Wide Field Imager view of a Milky Way look-alike, NGC 6744
The spiral galaxy NGC 6744 in the constellation of Pavo
Wide-field view of the sky around NGC 6744
We see NGC 6744 almost face on, meaning we get a dramatic bird’s eye view of the galaxy’s structure. If we had the technology to escape the Milky Way and could look down on it from intergalactic space, this view is close to the one we would see — striking spiral arms wrapping around a dense, elongated nucleus and a dusty disc. There is even a distorted companion galaxy — NGC 6744A, seen here as a smudge to the lower right of NGC 6744, which is reminiscent of one of the Milky Way’s neighbouring Magellanic Clouds.
One difference between NGC 6744 and the Milky Way is their size. While our galaxy is roughly 100 000 light-years across, the galaxy pictured here extends to almost twice this diameter. Nevertheless, NGC 6744 gives us a tantalising sense of how a distant observer might see our own galactic home.
This dramatic object is one of the largest and nearest spiral galaxies. Although it has a brightness of about 60 billion Suns, its light spreads across a large area in the sky — about two thirds the width of the full Moon, making the galaxy appear as a hazy glow with a bright centre through a small telescope. Still, it is one of the most beautiful objects in the southern sky, and it can be identified by amateur astronomers as an oval shape contrasting with a rich background of stars.
With professional telescopes such as the MPG/ESO 2.2-metre telescope at La Silla, which captured this image, NGC 6744 can be seen in all its glory. The dusty spiral arms are home to many glowing star-forming regions (seen in red) and give this Milky Way look-alike its striking spiral form.
This picture was taken by the Wide Field Imager attached to the MPG/ESO 2.2-metre telescope at ESO’s La Silla Observatory in Chile. The picture was created from exposures taken through four different filters that passed blue, yellow-green and red light and the glow coming from hydrogen gas. These are shown in this picture as blue, green, orange and red, respectively.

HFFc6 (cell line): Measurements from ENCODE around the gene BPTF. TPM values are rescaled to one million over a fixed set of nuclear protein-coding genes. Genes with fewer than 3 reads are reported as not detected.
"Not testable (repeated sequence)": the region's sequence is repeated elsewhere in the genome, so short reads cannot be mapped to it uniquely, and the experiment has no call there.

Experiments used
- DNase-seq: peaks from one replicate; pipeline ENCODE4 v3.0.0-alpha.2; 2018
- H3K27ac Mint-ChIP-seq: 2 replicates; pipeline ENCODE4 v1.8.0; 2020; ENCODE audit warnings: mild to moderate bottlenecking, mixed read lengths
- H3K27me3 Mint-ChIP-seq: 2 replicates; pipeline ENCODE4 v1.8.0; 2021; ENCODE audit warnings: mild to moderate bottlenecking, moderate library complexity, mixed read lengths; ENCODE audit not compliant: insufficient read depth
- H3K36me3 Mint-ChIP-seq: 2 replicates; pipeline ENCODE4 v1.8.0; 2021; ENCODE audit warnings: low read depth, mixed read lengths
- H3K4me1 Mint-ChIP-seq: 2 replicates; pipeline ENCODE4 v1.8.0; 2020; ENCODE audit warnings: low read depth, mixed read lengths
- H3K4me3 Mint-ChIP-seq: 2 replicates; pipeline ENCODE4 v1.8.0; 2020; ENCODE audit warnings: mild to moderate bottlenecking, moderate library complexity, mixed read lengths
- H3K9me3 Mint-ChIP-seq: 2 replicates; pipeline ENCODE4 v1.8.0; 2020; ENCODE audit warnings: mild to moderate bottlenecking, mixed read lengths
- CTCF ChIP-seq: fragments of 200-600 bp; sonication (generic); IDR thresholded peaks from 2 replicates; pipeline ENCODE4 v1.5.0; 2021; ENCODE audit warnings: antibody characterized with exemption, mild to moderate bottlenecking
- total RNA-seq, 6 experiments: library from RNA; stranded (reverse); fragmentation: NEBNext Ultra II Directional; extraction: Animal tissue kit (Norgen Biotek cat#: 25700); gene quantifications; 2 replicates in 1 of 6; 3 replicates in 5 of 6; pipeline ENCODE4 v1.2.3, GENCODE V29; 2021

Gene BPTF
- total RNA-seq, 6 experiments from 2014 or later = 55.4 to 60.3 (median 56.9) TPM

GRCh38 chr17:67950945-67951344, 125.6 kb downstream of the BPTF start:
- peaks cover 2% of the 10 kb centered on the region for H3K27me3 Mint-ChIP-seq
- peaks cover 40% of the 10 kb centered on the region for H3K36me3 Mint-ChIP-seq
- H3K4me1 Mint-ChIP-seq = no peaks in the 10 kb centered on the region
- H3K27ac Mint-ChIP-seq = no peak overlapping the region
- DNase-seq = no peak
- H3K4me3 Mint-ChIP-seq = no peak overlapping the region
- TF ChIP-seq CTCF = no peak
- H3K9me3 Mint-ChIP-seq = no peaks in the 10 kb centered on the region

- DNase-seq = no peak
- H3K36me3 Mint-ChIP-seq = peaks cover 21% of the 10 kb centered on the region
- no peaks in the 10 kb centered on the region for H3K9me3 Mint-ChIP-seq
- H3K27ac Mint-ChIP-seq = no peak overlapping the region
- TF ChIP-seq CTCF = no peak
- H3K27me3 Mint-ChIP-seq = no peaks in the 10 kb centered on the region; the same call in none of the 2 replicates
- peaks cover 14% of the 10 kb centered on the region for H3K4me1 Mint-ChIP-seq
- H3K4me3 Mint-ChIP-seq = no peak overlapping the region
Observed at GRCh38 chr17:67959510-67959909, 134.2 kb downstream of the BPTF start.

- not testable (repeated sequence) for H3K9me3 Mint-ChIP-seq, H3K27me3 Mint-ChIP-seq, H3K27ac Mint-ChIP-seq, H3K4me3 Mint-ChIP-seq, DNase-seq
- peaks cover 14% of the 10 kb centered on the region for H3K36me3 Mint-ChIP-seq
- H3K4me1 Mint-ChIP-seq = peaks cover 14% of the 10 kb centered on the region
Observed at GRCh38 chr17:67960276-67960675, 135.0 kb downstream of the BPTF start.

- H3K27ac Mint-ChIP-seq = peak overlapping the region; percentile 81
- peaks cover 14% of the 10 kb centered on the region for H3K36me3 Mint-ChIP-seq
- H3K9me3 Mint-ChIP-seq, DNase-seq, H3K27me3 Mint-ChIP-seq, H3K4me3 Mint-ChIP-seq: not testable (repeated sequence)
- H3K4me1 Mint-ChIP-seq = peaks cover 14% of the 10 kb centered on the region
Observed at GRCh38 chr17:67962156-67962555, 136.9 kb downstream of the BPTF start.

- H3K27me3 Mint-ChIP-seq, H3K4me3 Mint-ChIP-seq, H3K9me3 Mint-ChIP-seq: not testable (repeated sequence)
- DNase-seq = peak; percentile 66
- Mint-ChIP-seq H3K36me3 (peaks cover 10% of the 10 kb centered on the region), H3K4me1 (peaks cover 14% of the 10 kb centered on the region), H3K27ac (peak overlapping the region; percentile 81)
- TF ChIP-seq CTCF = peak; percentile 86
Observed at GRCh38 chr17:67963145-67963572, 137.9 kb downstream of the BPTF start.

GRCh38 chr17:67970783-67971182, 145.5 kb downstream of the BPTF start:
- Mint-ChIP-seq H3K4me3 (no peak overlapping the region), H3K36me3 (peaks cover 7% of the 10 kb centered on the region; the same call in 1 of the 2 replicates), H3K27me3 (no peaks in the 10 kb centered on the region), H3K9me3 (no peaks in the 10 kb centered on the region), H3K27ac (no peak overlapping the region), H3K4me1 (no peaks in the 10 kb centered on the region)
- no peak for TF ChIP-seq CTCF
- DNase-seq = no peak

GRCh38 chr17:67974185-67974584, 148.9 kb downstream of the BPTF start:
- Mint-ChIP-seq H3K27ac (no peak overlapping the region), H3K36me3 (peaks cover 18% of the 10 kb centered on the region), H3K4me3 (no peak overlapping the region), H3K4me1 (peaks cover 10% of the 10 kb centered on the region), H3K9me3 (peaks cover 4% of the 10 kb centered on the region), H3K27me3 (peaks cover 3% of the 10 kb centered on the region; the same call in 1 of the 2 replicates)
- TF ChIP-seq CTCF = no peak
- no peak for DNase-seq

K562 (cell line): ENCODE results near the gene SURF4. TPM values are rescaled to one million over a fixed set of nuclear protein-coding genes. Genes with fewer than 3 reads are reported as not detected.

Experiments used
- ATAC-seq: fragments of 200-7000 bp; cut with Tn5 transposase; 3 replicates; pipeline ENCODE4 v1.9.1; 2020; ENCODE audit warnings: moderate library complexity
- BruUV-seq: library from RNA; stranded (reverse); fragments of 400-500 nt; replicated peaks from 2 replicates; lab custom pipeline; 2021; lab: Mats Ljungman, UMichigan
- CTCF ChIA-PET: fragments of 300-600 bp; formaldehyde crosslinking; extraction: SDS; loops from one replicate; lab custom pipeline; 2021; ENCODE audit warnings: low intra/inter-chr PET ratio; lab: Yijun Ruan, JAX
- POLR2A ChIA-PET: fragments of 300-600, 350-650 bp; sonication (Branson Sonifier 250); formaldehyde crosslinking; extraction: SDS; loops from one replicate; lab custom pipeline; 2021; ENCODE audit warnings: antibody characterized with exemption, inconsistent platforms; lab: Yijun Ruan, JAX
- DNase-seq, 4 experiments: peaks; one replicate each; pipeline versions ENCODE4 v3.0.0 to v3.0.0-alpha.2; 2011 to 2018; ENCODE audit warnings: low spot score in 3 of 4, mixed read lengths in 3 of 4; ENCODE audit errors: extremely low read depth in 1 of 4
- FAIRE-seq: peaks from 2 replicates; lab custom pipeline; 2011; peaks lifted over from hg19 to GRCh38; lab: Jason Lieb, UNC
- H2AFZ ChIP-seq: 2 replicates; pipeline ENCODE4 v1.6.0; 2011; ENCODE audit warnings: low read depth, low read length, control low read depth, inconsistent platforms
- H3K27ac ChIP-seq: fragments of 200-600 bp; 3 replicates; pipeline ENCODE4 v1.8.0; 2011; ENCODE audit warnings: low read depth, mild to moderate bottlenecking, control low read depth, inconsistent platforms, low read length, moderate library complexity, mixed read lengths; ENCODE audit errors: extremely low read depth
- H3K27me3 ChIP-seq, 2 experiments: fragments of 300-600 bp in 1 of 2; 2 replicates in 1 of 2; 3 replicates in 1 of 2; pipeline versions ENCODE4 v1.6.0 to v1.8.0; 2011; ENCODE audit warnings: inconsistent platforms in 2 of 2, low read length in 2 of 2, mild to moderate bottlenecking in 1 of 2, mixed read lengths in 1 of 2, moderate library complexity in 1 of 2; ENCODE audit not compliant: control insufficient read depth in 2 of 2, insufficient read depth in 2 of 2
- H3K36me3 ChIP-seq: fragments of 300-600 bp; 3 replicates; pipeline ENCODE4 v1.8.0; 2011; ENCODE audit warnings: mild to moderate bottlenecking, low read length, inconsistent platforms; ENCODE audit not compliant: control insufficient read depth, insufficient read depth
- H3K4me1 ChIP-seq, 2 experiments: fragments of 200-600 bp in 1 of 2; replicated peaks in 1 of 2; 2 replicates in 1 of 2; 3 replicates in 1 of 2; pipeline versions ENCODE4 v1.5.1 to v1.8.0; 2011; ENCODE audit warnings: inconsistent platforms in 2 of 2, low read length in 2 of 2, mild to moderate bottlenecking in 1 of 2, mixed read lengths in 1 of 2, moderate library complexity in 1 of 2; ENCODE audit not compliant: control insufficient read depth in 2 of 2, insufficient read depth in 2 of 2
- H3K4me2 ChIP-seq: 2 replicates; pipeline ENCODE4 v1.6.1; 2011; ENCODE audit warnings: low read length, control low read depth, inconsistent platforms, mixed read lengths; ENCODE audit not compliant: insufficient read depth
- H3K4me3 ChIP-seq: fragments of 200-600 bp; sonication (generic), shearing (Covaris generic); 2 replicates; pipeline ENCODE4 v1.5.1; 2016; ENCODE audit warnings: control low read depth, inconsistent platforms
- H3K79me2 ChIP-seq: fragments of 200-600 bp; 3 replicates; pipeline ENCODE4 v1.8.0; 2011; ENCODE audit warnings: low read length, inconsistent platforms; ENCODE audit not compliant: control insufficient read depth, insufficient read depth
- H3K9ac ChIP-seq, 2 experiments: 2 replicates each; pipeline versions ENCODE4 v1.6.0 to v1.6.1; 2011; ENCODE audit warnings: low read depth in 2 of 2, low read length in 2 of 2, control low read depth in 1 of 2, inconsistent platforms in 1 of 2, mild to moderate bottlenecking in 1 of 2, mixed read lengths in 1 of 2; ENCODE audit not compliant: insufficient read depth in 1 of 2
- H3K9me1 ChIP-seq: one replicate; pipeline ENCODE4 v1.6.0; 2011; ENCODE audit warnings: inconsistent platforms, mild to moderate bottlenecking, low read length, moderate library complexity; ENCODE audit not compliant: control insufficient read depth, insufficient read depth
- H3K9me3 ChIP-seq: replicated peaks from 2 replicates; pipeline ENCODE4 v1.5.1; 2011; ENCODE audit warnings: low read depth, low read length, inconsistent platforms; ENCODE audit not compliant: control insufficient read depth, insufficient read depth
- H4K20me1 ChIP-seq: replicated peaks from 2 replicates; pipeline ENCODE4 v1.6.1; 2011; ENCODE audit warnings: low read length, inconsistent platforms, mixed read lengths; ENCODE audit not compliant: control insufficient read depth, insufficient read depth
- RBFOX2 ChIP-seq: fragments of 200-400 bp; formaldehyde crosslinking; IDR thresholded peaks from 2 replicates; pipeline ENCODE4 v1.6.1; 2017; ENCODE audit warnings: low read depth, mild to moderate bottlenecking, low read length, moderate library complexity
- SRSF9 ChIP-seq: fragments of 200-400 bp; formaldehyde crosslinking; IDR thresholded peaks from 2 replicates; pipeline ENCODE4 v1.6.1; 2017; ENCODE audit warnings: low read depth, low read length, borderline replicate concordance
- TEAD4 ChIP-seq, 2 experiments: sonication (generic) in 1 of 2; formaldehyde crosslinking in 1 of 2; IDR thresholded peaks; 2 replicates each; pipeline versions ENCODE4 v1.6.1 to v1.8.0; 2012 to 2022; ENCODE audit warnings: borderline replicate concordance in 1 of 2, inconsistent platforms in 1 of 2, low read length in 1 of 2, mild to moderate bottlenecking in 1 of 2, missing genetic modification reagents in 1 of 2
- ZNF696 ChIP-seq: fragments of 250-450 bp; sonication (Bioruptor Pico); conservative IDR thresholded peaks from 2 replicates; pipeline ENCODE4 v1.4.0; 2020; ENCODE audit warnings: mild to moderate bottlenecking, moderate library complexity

ESO, the European Southern Observatory, is the foremost intergovernmental astronomy organisation in Europe and the world’s most productive astronomical observatory. It is supported by 15 countries: Austria, Belgium, Brazil, the Czech Republic, Denmark, France, Finland, Germany, Italy, the Netherlands, Portugal, Spain, Sweden, Switzerland and the United Kingdom. ESO carries out an ambitious programme focused on the design, construction and operation of powerful ground-based observing facilities enabling astronomers to make important scientific discoveries. ESO also plays a leading role in promoting and organising cooperation in astronomical research. ESO operates three unique world-class observing sites in Chile: La Silla, Paranal and Chajnantor. At Paranal, ESO operates the Very Large Telescope, the world’s most advanced visible-light astronomical observatory and VISTA, the world’s largest survey telescope. ESO is the European partner of a revolutionary astronomical telescope ALMA, the largest astronomical project in existence. ESO is currently planning a 42-metre European Extremely Large optical/near-infrared Telescope, the E-ELT, which will become “the world’s biggest eye on the sky”.
Photos of La Silla Observatory
The MPG/ESO 2.2-metre telescope
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